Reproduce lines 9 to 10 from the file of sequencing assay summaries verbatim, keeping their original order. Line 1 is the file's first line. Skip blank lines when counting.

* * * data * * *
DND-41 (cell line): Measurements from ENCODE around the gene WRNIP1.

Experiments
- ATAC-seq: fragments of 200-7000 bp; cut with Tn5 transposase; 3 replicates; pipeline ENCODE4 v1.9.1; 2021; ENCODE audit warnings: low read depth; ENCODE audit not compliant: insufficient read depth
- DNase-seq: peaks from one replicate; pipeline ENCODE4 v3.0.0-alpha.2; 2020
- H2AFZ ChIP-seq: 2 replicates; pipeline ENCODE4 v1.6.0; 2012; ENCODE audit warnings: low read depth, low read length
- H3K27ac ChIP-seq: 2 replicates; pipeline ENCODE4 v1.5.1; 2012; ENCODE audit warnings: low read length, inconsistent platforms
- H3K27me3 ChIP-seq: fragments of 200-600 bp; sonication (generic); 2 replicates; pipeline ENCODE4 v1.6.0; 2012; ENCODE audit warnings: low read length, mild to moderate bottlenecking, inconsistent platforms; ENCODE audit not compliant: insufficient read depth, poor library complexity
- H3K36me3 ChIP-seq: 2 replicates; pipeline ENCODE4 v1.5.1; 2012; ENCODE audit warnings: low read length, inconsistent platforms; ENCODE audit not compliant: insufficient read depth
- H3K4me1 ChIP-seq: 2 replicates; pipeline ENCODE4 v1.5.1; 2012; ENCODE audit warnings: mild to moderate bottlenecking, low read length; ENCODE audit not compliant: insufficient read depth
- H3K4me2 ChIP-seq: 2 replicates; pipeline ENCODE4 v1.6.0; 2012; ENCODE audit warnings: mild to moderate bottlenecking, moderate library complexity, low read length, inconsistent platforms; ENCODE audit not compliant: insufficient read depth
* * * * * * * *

- H3K4me1 ChIP-seq: 2 replicates; pipeline ENCODE4 v1.5.1; 2012; ENCODE audit warnings: mild to moderate bottlenecking, low read length; ENCODE audit not compliant: insufficient read depth
- H3K4me2 ChIP-seq: 2 replicates; pipeline ENCODE4 v1.6.0; 2012; ENCODE audit warnings: mild to moderate bottlenecking, moderate library complexity, low read length, inconsistent platforms; ENCODE audit not compliant: insufficient read depth